Furthermore, DoD leaders have testified that the Department has a backlog of critical infrastructure and facilities needs in excess of $100 billion—a significant portion of which the Department continues to buy down through military construction projects. Each military service is only able to request funding for a fraction of its top priority projects in a given budget year. The notion that DoD will request funds of Congress in the FY2020 budget to “backfill” delayed projects assumes additional risk in the completion of future projects that the military services could request in this and future budgets.
We have enclosed a list of military construction projects with unobligated balances—each of which contributes directly to combatant command and service requirements to maintain a ready force. We understand that this is a dynamic list as the Department continues to award contracts and obligate funds, and we fully expect DoD to continue to execute funded projects.
We request that you identify which projects or programs from the enclosed list that you, or the service secretaries, have assessed are too valuable to be used to pay for the wall. In order to ensure its accuracy since the list was necessarily developed based on limited data, we also ask that you provide an addendum to include any military construction and housing projects with unobligated balances not listed. Absent additional information eliminating potential projects from consideration, we will assume that each project on this list is as vulnerable as the next.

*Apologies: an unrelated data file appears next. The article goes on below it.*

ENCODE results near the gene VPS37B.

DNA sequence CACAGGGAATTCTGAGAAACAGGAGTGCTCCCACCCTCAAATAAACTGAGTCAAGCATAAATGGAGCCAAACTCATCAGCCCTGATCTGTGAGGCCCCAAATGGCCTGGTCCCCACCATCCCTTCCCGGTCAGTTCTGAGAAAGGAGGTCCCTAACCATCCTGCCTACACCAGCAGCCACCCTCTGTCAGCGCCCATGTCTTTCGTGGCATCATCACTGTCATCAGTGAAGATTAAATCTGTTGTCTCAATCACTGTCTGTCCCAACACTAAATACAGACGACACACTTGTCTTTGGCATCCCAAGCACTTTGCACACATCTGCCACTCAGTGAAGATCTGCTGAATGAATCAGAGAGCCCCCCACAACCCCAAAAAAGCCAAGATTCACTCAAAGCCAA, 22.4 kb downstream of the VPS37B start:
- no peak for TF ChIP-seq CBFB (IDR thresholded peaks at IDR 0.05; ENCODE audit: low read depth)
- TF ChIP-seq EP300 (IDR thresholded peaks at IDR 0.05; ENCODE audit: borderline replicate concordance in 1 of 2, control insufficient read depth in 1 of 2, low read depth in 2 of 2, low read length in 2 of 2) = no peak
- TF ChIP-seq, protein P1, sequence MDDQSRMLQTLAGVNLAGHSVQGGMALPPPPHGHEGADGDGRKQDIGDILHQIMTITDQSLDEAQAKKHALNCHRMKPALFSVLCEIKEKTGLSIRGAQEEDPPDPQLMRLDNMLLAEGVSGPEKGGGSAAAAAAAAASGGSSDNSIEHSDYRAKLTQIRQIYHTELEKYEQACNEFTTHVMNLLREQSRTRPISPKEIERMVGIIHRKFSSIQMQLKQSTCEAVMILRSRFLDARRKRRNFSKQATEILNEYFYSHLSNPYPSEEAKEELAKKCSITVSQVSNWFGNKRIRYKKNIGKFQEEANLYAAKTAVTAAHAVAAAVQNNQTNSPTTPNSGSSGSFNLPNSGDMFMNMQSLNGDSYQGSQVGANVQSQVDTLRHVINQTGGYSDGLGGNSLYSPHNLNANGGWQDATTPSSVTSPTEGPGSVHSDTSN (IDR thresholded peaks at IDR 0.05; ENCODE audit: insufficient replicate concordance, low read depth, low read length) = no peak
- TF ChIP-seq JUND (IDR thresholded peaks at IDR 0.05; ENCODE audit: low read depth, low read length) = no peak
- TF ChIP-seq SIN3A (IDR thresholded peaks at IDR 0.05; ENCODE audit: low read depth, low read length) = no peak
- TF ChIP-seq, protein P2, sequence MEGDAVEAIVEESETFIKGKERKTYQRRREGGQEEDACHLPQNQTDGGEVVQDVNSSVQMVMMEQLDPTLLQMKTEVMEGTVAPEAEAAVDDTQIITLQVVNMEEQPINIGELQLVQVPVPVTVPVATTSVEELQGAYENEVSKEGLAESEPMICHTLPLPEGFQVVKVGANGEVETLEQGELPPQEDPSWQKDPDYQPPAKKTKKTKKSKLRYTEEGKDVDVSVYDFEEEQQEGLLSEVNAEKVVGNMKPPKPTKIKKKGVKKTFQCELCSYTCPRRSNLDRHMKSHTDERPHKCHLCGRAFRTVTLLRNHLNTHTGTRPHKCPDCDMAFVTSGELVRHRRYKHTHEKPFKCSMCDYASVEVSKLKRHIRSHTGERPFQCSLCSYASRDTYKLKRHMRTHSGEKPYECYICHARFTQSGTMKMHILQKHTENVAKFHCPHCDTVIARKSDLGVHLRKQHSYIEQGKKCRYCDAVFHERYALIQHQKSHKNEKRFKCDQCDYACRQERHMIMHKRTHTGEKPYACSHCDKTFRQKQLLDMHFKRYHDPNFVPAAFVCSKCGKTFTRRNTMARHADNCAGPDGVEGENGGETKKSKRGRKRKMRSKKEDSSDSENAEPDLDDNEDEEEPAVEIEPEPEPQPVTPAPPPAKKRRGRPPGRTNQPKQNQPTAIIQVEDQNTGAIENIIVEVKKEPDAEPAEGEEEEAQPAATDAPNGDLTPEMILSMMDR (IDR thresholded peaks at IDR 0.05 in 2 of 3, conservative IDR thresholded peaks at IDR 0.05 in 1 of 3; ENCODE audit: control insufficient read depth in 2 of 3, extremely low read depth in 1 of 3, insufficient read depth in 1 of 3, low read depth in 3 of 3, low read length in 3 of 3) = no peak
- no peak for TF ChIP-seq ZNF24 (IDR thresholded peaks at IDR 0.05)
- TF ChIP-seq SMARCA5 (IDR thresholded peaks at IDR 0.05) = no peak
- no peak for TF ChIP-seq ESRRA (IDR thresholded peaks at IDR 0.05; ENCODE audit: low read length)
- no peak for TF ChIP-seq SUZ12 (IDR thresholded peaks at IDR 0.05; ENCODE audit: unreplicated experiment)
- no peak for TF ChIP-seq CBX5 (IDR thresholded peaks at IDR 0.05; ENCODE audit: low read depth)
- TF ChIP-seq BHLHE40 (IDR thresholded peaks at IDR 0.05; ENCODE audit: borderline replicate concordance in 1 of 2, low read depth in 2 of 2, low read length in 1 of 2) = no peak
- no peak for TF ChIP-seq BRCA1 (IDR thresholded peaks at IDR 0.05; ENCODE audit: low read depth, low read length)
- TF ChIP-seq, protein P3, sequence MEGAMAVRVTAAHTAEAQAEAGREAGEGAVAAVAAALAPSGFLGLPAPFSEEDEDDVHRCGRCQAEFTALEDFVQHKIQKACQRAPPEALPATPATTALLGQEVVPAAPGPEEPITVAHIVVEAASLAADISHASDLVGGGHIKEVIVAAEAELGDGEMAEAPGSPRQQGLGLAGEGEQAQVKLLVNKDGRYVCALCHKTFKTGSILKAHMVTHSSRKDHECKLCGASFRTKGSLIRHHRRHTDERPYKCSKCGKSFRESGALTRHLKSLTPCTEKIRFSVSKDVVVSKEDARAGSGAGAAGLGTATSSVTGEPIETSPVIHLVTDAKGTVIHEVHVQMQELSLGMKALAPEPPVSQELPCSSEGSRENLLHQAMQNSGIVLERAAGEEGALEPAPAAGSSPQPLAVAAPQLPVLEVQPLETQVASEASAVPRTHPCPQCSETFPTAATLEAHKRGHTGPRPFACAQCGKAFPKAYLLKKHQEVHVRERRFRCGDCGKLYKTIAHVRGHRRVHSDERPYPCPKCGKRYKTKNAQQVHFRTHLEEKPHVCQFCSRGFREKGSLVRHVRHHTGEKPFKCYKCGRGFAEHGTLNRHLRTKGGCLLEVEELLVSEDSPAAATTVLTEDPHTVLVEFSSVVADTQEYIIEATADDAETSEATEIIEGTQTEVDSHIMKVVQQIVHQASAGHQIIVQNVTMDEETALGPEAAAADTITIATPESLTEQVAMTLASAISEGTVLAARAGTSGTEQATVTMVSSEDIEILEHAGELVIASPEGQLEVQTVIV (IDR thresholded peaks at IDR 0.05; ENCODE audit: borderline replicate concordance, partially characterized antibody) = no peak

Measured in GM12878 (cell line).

We appreciate your attention to this matter and look forward to working together to support our service members and families, as well as DoD’s highest priority missions. We would appreciate a response not later than March 15, 2019.